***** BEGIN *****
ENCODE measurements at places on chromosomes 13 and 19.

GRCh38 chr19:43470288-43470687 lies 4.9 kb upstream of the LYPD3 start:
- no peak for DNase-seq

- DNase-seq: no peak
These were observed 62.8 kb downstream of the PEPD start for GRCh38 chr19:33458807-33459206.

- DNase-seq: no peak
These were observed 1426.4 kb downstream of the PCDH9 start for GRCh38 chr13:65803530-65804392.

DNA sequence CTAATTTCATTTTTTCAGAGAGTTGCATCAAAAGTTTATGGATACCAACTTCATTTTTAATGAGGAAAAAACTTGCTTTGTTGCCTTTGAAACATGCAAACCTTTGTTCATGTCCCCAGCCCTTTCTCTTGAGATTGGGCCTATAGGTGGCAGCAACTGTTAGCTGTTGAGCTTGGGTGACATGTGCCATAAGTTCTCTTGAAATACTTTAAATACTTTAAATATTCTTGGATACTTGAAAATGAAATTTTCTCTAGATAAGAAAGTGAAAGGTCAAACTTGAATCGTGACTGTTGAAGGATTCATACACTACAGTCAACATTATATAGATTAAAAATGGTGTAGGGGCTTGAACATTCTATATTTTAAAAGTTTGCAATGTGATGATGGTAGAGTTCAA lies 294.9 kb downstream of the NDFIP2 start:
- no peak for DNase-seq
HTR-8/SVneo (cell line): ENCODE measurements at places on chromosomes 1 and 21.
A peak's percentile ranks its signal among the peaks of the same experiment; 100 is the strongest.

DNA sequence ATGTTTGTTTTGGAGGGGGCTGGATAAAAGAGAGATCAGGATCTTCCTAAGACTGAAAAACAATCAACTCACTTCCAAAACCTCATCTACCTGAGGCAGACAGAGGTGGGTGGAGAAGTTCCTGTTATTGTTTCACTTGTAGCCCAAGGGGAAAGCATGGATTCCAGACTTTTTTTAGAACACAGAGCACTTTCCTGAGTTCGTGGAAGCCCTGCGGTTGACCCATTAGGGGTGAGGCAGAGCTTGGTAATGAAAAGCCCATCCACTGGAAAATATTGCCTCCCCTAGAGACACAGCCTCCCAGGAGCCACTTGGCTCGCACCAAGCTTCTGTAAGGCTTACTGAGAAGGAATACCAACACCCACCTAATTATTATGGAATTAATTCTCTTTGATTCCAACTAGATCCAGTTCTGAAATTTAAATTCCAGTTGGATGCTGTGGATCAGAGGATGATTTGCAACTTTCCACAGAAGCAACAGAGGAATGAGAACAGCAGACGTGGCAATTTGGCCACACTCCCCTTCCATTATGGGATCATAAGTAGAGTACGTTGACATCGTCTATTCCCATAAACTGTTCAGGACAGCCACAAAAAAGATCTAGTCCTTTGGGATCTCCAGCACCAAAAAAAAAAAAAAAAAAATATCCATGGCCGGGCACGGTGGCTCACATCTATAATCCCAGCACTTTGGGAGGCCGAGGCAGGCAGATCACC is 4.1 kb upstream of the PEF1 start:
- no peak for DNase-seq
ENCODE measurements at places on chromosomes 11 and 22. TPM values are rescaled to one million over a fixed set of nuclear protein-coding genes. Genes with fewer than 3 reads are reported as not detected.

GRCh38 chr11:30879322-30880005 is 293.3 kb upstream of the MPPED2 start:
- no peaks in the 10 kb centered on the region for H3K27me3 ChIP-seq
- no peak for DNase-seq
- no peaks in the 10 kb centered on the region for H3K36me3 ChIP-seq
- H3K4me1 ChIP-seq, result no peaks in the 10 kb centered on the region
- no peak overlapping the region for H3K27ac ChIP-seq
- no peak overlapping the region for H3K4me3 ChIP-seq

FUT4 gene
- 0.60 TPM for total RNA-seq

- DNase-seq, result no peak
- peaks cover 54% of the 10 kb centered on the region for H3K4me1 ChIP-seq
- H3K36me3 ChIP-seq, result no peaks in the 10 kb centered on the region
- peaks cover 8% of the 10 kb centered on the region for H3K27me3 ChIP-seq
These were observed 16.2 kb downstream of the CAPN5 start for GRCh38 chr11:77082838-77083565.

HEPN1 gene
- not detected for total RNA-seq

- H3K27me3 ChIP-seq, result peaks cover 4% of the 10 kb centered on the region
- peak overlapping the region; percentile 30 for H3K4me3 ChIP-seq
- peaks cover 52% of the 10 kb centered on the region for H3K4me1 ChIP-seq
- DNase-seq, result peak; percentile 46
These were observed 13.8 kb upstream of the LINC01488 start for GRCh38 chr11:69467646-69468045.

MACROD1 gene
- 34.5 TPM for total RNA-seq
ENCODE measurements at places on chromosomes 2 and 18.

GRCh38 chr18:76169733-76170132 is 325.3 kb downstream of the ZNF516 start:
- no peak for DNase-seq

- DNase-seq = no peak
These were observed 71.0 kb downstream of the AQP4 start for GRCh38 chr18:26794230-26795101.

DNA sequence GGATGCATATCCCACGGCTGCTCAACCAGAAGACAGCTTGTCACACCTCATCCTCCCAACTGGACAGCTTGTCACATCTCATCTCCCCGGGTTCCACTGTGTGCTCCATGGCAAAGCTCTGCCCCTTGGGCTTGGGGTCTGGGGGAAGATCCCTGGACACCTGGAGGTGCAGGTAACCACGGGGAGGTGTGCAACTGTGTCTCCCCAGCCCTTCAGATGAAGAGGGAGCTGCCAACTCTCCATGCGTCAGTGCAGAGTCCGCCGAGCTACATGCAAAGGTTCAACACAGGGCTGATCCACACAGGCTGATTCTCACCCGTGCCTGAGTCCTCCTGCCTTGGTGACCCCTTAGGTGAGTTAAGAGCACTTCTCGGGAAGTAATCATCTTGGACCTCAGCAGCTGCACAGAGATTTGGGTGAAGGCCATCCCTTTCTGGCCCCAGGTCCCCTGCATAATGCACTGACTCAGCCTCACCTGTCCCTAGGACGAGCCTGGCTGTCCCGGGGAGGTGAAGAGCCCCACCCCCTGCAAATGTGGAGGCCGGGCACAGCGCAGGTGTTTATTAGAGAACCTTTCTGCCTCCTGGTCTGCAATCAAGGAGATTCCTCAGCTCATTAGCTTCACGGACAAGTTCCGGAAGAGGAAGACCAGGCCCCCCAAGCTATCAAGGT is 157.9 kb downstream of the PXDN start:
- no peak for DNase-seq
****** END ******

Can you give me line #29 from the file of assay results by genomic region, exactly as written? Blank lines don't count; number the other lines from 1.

HEPN1 gene